Figure 3: Forest plot of effect size and direction for four SNPs associated with prostate cancer risk.
figure 3

(a) rs4749884 at 10p14, (b) rs12791447 at 11p15.4, (c) rs75718479 at 12q23.1 and (d) rs58262369 at 14q23.2. The circle and horizontal lines represent study-specific odds ratio (OR) and 95% confidence interval (CI). The diamond shows the summary OR and 95% CI.

We also investigated the associations of these four SNPs with disease aggressiveness among prostate cancer patients. However, we did not find significant associations with aggressiveness of prostate cancer for these four SNPs (Padditive>0.05; Supplementary Table 6).

Examination of identified susceptibility loci in Europeans

To investigate the association of prostate cancer risk with these identified genetic loci in other ethnicities, we tested the associations in individuals of European descent using data from Cancer Genetic Markers of Susceptibility. No significant association with prostate cancer risk was found for these four SNPs and other SNPs that are in strong LD with these four SNPs (r2>0.70; Supplementary Table 7).

Functional annotation and expression analysis of novel loci

In the meta-analysis of GWAS, we identified two novel loci associated with prostate cancer, rs58262369 at 14q23.2 (ESR2; Fig. 4a) and rs12791447 at 11p15.4 (PPFIBP2; Fig. 4b). The mRNA expression levels of genes at these two loci were analysed in prostate tumour tissues and normal tissues (Supplementary Table 8). Examination of rs12791447 using data from Encyclopedia of DNA Elements (ENCODE) revealed significant modification of H3K4me3 (Supplementary Table 9). We also found that rs12791447 was an expression quantitative trait locus (eQTL) for PPFIBP2. However, rs58262369 was not an eQTL for ESR2 or other genes at 14q23.2 (Supplementary Table 10).

Figure 4: Regional association plot of two loci associated with prostate cancer risk.
figure 4

(a) rs58262369 at 14q23.2 and (b) rs12791447 at 11p15.4. Top, association results (−log10 P) of meta-analysis for each SNP are shown within 500 kb of the index SNP (purple circle). The recombination rate across each region was estimated from the 1000 Genomes Project CHB and JPT populations (version 3, March 2012 release). Bottom, the LD structure (r2) was derived from Han Chinese in Beijing (CHB) and Japanese in Tokyo (JPT) genotypes in Haploview 4.2, and the colour intensity of each SNP represents the strength of LD. Physical position are based on the NCBI database, build 37.


In this large-scale association analysis in Asians, we identified two novel prostate cancer susceptibility loci at 11p15.4 and 14q23.2 that reached genome-wide significance level, as well as two additional loci at 10p14 and 12q23.1 with suggestive evidence for association with prostate cancer risk.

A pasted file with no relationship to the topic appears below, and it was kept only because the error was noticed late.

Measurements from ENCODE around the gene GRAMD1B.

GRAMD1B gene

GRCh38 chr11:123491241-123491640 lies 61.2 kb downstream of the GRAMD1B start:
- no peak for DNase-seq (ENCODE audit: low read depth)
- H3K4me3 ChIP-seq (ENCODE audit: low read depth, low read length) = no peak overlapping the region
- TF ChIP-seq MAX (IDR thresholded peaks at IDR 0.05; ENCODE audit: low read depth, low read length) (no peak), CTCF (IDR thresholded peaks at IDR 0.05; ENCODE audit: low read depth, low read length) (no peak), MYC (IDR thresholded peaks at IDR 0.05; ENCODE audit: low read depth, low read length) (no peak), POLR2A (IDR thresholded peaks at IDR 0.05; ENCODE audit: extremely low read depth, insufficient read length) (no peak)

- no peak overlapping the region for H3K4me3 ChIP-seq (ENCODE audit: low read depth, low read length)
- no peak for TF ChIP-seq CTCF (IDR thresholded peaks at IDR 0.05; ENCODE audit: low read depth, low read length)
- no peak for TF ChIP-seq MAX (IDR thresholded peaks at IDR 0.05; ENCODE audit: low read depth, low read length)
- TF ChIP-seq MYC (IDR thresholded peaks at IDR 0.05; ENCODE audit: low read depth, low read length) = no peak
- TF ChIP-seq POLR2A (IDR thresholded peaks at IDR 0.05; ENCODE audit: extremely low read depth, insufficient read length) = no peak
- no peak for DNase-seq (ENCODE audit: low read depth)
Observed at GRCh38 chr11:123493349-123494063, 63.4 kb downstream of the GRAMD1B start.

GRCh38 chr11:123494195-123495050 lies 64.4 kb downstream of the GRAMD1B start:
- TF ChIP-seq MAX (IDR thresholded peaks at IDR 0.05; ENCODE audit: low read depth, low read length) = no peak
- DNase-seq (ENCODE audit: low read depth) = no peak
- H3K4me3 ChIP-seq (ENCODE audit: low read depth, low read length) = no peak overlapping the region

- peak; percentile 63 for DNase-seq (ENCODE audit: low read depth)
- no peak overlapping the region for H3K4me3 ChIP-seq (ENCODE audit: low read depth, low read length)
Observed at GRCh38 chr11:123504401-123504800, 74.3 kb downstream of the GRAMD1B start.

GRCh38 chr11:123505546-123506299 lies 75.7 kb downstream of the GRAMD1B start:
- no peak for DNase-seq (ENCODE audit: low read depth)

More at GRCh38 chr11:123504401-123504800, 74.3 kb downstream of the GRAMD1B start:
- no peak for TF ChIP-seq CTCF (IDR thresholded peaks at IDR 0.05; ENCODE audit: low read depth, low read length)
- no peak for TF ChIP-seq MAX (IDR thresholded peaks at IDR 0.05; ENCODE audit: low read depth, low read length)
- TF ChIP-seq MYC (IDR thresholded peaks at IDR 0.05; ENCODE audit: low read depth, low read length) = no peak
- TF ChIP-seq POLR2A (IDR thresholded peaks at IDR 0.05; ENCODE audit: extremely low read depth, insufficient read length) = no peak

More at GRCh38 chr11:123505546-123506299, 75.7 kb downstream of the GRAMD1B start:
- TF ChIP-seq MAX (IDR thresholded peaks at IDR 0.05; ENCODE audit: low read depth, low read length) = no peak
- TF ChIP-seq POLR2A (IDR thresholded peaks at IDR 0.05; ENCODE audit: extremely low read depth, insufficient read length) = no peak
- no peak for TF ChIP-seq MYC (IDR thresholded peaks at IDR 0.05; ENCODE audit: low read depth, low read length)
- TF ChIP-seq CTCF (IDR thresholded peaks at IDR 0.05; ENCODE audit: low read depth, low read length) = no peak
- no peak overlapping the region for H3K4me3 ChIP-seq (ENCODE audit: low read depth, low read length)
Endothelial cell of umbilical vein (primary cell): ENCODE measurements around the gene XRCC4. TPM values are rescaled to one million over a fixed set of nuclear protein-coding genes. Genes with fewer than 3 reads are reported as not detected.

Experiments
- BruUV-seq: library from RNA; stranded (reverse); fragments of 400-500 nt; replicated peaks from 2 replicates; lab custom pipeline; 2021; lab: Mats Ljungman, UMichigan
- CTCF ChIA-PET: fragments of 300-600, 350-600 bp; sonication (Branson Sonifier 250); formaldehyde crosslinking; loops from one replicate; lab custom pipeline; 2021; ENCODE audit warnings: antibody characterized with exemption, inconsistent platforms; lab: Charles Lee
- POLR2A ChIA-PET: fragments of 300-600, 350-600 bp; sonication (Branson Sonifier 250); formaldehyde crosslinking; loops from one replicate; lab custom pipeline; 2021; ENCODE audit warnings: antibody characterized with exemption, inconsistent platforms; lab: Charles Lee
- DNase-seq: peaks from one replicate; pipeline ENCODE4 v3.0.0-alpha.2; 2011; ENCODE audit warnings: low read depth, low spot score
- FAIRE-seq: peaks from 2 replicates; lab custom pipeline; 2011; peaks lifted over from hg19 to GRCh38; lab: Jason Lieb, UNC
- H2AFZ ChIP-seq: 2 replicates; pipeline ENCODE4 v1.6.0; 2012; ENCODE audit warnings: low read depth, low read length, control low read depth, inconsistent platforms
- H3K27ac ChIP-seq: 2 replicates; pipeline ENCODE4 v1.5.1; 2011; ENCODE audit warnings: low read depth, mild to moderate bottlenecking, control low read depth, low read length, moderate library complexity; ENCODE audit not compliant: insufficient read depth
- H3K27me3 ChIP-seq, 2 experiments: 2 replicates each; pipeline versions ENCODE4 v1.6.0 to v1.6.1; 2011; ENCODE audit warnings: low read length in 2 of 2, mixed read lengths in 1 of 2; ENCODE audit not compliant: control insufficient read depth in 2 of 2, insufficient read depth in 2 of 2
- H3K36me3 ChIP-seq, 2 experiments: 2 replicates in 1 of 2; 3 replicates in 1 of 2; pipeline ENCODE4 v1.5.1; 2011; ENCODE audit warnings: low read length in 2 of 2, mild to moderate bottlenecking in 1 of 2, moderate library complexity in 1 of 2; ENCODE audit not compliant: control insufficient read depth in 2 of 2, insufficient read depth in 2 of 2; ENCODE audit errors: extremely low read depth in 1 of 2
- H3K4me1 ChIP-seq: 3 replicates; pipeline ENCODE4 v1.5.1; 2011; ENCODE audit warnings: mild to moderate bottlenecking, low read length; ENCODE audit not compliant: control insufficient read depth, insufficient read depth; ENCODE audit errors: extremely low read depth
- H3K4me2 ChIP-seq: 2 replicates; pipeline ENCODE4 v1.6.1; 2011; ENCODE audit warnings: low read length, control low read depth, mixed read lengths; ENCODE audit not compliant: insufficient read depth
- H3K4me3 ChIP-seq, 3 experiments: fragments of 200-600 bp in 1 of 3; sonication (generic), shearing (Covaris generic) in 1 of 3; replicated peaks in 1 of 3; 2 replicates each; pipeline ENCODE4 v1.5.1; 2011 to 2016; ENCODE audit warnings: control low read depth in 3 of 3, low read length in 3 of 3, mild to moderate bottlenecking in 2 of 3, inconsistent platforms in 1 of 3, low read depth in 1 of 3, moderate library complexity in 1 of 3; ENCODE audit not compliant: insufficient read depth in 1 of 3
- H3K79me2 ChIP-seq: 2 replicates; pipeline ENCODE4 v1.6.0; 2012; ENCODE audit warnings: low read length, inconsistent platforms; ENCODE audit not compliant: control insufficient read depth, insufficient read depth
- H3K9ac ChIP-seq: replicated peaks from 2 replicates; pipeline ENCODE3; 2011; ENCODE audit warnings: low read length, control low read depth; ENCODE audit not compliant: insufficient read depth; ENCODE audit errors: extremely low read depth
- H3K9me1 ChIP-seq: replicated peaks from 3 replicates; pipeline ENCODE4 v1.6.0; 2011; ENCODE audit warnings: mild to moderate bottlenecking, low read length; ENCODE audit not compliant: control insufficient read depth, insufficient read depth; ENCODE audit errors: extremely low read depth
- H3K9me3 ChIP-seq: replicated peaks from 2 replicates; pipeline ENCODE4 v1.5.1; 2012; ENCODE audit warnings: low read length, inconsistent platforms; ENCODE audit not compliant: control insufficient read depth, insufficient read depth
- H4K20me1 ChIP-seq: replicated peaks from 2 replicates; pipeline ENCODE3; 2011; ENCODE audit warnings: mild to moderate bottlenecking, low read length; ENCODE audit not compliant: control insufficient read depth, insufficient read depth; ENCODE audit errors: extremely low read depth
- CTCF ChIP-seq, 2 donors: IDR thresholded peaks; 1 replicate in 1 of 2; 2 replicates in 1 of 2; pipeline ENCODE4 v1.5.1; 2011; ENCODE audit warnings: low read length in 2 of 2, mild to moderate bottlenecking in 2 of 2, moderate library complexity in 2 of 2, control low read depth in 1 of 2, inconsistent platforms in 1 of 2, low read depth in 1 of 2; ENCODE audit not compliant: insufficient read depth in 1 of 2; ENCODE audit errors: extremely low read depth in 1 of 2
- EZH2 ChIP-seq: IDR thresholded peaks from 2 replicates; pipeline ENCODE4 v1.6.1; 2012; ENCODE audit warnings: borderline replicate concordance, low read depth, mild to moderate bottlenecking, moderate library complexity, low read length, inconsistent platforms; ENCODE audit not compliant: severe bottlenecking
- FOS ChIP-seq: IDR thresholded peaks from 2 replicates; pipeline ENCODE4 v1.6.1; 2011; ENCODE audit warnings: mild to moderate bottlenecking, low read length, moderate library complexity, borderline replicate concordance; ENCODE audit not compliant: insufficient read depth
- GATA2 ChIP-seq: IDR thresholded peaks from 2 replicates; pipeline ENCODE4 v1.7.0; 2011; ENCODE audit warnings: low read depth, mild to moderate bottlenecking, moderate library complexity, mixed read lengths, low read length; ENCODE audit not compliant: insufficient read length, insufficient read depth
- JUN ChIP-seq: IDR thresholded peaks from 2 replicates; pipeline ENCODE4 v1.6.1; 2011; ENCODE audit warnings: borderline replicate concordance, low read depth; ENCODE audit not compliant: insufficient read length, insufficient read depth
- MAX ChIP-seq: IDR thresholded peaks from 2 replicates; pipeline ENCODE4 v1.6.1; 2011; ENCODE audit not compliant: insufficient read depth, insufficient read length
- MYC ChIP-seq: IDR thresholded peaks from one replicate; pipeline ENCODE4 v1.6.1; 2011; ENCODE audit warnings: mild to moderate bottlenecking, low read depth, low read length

It is noted that for two of these four SNPs, rs58262369 at 14q23.2 and rs75718479 at 12q23.1, the genotypes in the two original GWAS were imputed. However, the quality of imputation for these two SNPs was high (see Methods). Furthermore, we genotyped these two SNPs by the TaqMan assay in 1,500 subjects randomly selected from the Chinese GWAS. The concordant rate between imputed and genotyped data was 99.3% for rs58262369 and 99.5% for rs75718479.

The SNP rs58262369 at 14q23.2 is located in the 3′-untranslated region (3′-UTR) of the ESR2 gene (also known ESR beta), which encodes a member of the family of oestrogen receptors (Fig. 4a). Oestrogen plays a vital role in mammary gland development and is also involved in prostate cancer progression, exerting its biological actions through the oestrogen receptors ESR1 and ESR2 (refs 8, 9). ESR2, originally discovered in a rat prostate cDNA library, has highest expression in normal prostate epithelial cells10. ESR2 knockout mice developed prostatic hyperplasia during the aging process11. It has been shown that ESR2 has antiproliferative and pro-differentiation roles in the prostatic epithelium, reducing prostate cancer risk9,12. We also found that ESR2 was upregulated in prostate tumour tissues compared with normal prostate tissues in The Cancer Genome Atlas (TCGA) data (Pt-test=0.028; Supplementary Table 8). However, the magnitude of ESR2 mRNA expression was not high, which should be confirmed via analysis of the expression levels of ESR2 protein in prostate tumour tissues. Several genetic variants in ESR2, including rs1256049, have been demonstrated to contribute to prostate cancer risk13,14. However, this SNP (rs1256049), which is in weak LD with rs58262369 (r2=0.05), showed no association with prostate cancer in the current study (Padditive=0.149). HaploReg prediction revealed that rs58262369 disrupted the motifs of EWSR1-FLI1 and STAT, indicating that it would have a regulatory impact on ESR2 (Supplementary Table 9). The SNP rs58262369 also maps to a highly conserved sequence in the 3′-UTR of ESR2, which may disturb the regulation of ESR2 by the binding of microRNA-942 predicted by MirSNP15. Our eQTL analysis using TCGA data showed no significant association of rs58262369 with ESR2 gene expression (Padditive=0.482) in prostate cancer tissues, nor with any other genes within 500 kb of rs58262369 (Supplementary Table 10). It is possible that this variant in the 3′-UTR of ESR2 is related with efficiency of translation of the ESR2 protein. Further fine-mapping studies are warranted to elucidate the biological role of this association signal at 14q23.2.